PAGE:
5 rich farmers in Nigeria and the lessons to learn from them
Nigeria, which is home to more than 180 million people, is under pressure to produce more food. By 2050, it is expected to become the third most populous country in the world. After the discovery of oil in commercial quantities in the 1950s, Nigeria’s prosperous agricultural sector suffered a precipitous decline as successive leaders and investors switched focus entirely.
The Government of Nigeria and the African Union Commission are finding it as a surprised how many young people do not want to go into the farming despite its very promising prospects. High youth unemployment is one of the biggest problems currently affecting the youths of Nigeria and when the typical Nigerian youths can’t find viable jobs in their communities, they begin to migrate from rural areas in search of opportunities in bigger cities or different countries. Similarly, rural youth recently reported that access to information, lack of credit and negative perceptions around farming are the leading reasons why they are leaving small farming at such alarming rates. Youths have many innovative ideas but are often excluded from planning and policy processes relating to the future. Unemployment for youth is a growing concern, and yet most of them don’t want to get into the business of farming. What could be the reasons behind this? The ability of rural youth to engage in productive agricultural and non-agricultural activities has social and economic benefits for both the young people and the economy, but many youths in Nigeria have negative awareness and views of farming.
All that being said, there are peculiar individuals in Nigeria who have foresight and are able to correctly analyze the prospects and benefits of agriculture and farming, and are making significant investments in agriculture which is paying off, for them, and for the nation at large. I will be telling you about some 5 rich farmers in Nigeria, and about one or two lessons that can be leaned from their faith in agriculture in Nigeria. As you read, please pick the lessons from their stories.
- Rotimi Williams – Kereksuk Rice Farm
Rotimi Williams, an ambitious 35-year-old Nigerian entrepreneur, is a rice farmer and former journalist. He owns Kereksuk Rice Farm in Nassarawa State which is the second largest commercial rice farm in Nigeria by land size. His farm, which is situated in Nasarawa state in northern Nigeria, currently sits on 45,000 hectares and employs more than 600 natives of Nasarawa.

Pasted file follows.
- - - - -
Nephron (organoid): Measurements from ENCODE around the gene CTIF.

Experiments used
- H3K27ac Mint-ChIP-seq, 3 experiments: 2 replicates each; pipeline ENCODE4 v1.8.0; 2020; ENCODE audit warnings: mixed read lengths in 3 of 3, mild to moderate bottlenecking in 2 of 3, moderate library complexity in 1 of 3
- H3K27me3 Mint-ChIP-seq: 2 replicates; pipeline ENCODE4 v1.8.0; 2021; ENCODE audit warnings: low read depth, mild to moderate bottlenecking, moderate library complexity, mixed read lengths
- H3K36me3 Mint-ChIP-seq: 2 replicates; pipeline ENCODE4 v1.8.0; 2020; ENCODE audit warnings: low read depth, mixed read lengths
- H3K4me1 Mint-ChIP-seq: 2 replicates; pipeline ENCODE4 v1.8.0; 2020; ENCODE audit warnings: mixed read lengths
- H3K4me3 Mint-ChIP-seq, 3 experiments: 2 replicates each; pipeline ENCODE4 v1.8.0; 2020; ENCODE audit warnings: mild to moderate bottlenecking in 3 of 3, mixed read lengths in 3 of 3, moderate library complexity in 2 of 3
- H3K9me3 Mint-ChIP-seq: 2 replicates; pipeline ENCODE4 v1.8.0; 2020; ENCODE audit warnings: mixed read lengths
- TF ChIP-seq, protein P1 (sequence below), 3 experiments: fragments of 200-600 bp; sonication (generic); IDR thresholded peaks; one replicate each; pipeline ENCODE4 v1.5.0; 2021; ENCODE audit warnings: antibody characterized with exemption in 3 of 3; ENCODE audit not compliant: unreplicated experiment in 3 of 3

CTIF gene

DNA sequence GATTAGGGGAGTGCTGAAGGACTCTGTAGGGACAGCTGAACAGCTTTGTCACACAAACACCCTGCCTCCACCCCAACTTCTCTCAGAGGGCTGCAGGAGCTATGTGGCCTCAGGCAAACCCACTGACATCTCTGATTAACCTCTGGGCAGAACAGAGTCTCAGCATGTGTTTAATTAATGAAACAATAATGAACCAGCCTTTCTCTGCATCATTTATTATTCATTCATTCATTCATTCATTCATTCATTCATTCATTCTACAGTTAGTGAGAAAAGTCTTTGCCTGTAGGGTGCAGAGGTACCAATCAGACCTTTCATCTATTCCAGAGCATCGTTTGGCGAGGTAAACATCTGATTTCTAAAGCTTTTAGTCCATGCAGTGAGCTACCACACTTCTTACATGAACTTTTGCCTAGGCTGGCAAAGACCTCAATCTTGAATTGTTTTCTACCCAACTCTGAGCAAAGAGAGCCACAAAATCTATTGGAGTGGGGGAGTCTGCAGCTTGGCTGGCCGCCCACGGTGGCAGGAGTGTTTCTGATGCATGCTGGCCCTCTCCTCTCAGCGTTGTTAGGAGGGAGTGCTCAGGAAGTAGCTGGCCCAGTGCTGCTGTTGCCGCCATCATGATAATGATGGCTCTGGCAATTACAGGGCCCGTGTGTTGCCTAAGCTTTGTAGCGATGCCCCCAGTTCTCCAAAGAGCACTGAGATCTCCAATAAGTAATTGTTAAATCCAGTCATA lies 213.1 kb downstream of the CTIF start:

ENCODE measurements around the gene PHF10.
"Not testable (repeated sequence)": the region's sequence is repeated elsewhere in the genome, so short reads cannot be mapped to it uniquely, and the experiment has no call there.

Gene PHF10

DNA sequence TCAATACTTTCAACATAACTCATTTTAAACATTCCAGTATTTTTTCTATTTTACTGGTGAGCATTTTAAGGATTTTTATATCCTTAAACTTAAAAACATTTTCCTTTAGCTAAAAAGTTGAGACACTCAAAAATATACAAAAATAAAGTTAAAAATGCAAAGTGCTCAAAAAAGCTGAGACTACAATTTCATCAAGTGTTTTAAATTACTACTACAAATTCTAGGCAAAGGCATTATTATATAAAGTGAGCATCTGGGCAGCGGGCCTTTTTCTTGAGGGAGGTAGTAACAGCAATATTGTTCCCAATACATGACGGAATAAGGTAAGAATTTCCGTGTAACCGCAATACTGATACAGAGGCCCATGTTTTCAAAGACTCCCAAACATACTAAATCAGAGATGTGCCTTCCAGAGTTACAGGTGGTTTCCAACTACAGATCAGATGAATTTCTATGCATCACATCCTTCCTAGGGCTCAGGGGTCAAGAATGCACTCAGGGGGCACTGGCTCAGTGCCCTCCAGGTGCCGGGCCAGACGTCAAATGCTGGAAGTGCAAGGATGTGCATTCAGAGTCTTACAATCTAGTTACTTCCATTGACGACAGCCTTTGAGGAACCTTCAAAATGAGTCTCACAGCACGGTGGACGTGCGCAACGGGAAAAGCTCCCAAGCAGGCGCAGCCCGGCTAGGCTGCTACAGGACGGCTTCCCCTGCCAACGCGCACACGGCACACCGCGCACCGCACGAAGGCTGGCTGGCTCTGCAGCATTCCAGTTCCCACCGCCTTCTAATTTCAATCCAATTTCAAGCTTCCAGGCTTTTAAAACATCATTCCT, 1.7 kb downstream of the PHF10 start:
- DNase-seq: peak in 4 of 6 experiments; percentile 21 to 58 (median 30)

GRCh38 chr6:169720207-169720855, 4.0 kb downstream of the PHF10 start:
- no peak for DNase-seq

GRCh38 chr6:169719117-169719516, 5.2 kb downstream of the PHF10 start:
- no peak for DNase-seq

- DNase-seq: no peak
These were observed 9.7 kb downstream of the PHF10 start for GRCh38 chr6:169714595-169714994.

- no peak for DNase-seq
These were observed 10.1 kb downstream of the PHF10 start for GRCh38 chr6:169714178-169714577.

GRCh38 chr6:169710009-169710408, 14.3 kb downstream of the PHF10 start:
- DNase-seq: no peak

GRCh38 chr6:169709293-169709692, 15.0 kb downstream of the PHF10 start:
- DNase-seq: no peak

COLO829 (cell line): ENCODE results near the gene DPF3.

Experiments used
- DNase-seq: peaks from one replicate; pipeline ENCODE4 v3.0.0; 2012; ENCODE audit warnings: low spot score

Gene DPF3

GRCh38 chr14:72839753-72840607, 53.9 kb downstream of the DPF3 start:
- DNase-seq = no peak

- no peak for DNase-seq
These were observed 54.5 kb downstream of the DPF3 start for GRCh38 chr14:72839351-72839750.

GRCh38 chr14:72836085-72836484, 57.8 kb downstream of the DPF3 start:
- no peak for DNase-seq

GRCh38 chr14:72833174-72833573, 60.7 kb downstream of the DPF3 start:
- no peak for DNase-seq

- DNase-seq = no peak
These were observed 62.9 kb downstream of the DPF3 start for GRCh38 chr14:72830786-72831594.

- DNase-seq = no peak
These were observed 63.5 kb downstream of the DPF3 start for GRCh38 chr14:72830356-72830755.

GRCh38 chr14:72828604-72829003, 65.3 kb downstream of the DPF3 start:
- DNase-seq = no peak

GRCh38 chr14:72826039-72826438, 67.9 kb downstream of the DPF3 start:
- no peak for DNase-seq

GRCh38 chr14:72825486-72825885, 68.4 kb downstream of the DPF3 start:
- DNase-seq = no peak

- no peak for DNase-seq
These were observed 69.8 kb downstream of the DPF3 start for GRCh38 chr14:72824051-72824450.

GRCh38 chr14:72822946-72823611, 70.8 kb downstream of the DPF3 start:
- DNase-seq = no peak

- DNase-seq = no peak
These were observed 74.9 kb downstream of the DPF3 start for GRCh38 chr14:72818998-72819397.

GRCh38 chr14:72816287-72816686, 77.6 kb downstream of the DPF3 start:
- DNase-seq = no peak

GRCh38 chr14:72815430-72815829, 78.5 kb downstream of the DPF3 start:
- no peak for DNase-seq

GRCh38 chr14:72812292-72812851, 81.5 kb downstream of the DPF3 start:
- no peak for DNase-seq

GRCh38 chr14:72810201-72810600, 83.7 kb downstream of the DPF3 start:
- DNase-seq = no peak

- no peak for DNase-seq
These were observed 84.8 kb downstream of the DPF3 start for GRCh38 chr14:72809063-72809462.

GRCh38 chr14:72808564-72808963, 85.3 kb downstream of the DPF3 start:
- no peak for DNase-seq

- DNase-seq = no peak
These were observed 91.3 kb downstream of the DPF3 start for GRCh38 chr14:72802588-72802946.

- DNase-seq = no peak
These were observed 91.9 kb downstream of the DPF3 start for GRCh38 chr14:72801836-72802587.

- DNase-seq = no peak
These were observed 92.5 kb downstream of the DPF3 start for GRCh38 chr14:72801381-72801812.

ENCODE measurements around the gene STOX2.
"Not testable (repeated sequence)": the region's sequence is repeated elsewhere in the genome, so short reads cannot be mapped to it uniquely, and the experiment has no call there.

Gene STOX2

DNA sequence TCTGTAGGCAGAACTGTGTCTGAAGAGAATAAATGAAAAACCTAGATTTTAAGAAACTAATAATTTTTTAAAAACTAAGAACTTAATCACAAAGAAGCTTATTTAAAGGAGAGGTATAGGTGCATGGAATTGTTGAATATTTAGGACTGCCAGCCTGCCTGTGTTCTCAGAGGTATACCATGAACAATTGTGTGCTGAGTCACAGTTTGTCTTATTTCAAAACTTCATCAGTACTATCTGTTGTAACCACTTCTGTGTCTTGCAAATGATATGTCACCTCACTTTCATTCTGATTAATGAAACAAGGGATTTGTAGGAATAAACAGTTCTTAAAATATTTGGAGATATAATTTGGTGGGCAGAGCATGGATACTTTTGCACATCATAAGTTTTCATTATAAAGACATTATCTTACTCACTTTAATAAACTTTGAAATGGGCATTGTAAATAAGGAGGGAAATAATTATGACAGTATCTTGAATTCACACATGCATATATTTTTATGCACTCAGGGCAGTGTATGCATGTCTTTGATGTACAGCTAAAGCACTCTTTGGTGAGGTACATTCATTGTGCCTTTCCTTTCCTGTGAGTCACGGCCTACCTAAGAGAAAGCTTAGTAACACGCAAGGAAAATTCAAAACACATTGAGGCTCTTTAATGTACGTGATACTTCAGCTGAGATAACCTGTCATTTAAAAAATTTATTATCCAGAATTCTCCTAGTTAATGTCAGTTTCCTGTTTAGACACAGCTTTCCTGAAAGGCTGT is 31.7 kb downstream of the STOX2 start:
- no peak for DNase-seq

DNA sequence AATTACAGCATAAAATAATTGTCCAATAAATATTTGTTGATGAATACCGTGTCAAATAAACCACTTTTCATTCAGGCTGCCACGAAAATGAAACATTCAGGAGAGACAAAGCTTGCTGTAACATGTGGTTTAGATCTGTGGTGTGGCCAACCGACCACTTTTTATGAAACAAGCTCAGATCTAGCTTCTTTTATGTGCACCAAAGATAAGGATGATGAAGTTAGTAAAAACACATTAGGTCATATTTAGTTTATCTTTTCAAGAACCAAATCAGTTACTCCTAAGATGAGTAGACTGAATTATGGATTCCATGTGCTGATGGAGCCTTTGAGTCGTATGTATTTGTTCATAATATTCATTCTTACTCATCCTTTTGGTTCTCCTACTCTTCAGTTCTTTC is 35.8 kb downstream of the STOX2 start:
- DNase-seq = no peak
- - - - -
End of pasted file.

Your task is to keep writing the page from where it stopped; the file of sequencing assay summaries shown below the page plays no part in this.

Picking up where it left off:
Every successful entrepreneur starts from spotting a need in the market, after which they go on to either search for or build a product or service that can solve that problem. Their ability to find an innovative way to build a successful business that prioritizes the satisfaction of prospects over and over again consistently forms the framework that ensures that goes on to guarantee their success.
Kereksuk is currently producing about 8,000 metric tons of quality paddy rice for major milling companies all over Nigeria every year, with a current effort to expand the project and double output in progress. Rotimi Williams seeks to contribute to the nation’s economy by helping to reduce the need to import rice through the availability of quality rice made in Nigeria.
Rotimi has often described himself as a social entrepreneur and has attributed it to the inspiration for the number of initiatives he has pioneered; such as the out-of-poverty initiative, which targets secondary school children to spur an interest in agriculture, with provision for education to empower them up to tertiary level, as well as the engagement and empowerment of over 100 Fulani women in rice farming. In an interview with Forbes, Rotimi said: “Frankly, my experience working alongside indigenes [natives] of Nasarawa state has been exceptional. I have learnt over the years that if you approach people with respect, even more so while one seeks to set up a business venture. Having a healthy sense of community makes all the difference in attaining one’s set objectives. I lean heavily on the wisdom and cultural approach of the indigenes to carry out farming on such a large scale in Nasarawa.
- Engineer Kolawole Adeniji – Niji Farms
Engineer Kolawole Adeniji is the founder, President and CEO of NIJI GROUP. Kolawole Adeniji started Niji Group as a local startup known as Niji-Lukas in 1991 and has transformed into a conglomerate with six subsidiaries that operates in different fields including Agricultural Machineries and Equipment Manufacturing, Farming, Food Processing, Agribusiness Education, Farm Mechanization and Hospitality.